Posted by: rayseghers | September 21, 2009

Include demographic questions?

One of the questions that always comes up as you are designing a questionnaire is whether you should ask demographics on the survey.  Short answer: yes.  Demographics allow the data to be cut in a meaningful manner.  However, I believe that many organizations ask too many.  Why is this a problem? 

Well, many employees get worried that they can be identified.  And, in fact, they are right.  By the time you get information on, say, Department, Job Level, Gender, and Tenure you likely have 200 categories or more.  So, unless you have 1000+ employees you won’t have enough data in each cell to protect anonymity.  Yes, I realize, that most survey providers won’t cut the data that finely unless there are enough data points, but I am talking about employee fears.  If an employee feels that he or she can be identified, it may bias his or her responses, even if the employee is not consciously changing his or her answers.

Ironically, this becomes a bigger problem precisely in those circumstances where accurate survey data is needed most – where employee trust is low.  Even though you state that individuals won’t be identified, the fear is still there.

So the issue comes down to why you are asking the question.  Differentiate between “nice to know” and “need to know.”  What differential action plans will you develop based on the demographic data? 

Bottom line:  if you aren’t likely or able (money, political, or legal reasons) to generate different action plans based on the demographic, don’t ask it. This is particularly true for individual-type demographics – race/ethnicity, gender, age, etc.  Organizational-type demographics (e.g., department, location, exempt/non-exempt) are generally less risky.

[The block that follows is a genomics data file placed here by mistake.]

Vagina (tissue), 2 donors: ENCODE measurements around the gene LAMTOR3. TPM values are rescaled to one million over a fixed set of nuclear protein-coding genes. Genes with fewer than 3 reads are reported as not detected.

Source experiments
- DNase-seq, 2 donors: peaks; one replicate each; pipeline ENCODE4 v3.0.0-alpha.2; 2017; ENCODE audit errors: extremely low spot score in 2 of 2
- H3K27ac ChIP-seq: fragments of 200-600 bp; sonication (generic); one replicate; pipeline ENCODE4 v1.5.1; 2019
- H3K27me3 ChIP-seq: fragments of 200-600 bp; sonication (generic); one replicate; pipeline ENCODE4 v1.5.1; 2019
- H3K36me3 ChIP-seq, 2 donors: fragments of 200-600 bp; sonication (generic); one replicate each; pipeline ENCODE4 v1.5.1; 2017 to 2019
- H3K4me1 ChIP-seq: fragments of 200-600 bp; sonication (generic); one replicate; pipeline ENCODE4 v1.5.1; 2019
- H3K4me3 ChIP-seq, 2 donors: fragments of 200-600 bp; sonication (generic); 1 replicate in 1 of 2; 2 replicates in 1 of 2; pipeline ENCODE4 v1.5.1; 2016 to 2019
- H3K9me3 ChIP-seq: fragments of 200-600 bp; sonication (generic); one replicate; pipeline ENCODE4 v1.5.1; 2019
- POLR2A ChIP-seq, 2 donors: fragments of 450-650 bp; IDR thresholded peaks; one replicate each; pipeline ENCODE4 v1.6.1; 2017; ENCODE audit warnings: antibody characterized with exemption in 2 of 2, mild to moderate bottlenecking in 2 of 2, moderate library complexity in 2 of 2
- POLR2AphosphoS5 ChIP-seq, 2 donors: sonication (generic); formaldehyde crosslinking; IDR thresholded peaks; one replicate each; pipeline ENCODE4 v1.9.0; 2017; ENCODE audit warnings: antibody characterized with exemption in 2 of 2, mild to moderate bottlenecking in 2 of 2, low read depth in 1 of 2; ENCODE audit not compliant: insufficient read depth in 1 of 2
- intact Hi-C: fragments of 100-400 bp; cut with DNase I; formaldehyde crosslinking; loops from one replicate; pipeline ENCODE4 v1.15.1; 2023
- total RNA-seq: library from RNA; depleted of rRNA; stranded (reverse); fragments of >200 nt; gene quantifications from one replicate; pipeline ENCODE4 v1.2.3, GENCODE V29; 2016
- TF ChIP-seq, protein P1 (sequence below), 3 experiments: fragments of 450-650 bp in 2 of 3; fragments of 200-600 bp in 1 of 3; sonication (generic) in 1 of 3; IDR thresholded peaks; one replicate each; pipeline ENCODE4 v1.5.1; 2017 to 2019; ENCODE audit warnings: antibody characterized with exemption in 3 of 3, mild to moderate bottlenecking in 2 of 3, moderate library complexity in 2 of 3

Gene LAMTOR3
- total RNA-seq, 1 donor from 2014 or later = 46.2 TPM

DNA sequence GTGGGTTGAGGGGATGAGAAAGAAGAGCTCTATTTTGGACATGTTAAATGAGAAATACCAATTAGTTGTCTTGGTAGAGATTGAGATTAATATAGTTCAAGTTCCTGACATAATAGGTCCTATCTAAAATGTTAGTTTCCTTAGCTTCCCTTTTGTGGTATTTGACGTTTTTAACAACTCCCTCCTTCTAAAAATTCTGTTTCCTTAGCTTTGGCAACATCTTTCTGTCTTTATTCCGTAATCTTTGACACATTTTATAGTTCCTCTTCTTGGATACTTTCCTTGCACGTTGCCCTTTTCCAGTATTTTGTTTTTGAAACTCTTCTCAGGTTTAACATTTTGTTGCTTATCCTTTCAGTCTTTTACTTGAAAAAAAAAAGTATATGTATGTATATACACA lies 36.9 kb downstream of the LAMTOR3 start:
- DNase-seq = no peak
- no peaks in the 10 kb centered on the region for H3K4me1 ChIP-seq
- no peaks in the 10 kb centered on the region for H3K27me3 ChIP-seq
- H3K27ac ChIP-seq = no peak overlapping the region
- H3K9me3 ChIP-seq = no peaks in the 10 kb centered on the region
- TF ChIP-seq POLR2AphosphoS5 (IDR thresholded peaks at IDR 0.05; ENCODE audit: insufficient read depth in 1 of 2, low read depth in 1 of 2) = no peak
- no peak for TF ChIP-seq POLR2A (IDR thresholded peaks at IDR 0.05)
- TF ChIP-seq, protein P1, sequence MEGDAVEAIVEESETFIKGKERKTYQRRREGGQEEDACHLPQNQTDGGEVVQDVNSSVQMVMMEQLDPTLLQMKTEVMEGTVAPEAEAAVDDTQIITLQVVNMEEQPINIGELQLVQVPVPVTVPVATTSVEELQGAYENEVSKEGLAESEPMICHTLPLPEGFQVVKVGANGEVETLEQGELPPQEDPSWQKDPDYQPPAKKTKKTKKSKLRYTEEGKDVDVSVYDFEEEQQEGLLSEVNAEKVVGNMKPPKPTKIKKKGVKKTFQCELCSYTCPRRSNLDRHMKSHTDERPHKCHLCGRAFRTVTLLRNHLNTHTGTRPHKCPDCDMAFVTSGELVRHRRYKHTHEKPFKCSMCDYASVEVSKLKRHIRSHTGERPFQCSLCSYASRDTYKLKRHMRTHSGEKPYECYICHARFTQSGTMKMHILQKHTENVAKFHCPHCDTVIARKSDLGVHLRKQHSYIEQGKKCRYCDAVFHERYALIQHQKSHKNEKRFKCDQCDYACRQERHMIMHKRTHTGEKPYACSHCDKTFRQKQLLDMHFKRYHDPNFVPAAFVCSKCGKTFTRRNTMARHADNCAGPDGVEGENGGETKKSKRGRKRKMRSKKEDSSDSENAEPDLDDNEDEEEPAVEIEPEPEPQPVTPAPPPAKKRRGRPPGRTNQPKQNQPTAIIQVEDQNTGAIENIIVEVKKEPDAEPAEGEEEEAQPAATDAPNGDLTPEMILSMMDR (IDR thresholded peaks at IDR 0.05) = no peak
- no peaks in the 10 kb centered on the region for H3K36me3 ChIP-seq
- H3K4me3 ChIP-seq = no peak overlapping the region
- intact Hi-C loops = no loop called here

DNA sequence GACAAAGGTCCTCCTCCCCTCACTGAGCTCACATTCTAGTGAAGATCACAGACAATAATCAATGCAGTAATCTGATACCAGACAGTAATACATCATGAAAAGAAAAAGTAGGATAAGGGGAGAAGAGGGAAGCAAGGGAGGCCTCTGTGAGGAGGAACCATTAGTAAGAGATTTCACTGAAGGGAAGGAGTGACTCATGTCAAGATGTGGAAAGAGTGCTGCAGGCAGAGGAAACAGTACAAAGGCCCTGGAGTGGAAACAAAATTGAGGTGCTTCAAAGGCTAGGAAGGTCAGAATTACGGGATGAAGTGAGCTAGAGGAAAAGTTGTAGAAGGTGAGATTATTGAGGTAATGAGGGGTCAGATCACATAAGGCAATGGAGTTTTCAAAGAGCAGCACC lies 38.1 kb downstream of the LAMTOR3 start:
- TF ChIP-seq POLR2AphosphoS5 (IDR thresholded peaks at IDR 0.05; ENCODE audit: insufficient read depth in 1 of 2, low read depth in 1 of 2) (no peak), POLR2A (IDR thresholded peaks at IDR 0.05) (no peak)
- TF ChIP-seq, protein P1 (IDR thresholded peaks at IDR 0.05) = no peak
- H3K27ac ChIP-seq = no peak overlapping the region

If you do ask, then:

  • communicate to employees why you are asking the question
  • ensure that there are sufficient numbers in each cell
  • remind employees that you will not do two-way, three-way, etc., cuts of the data unless there are enough people
  • make the demographics optional
    • I know that some people feel that making them optional defeats the purpose of asking them in the first place, but in my experience it alleviates the fear and encourages most employees to participate and even to answer the demographics.  And that’s the most important factor.

So, that’s my opinion.  What do you think?



  1. Why is always important. Doesn’t matter in what context. I need to remember that! Thanks for the info.

    • Yes, indeed. Of course, in this context the even bigger question that organizations ought to ask is “Why are we surveying?”

      While most certainly have some idea, many have not formulated their goals as well as they should have.

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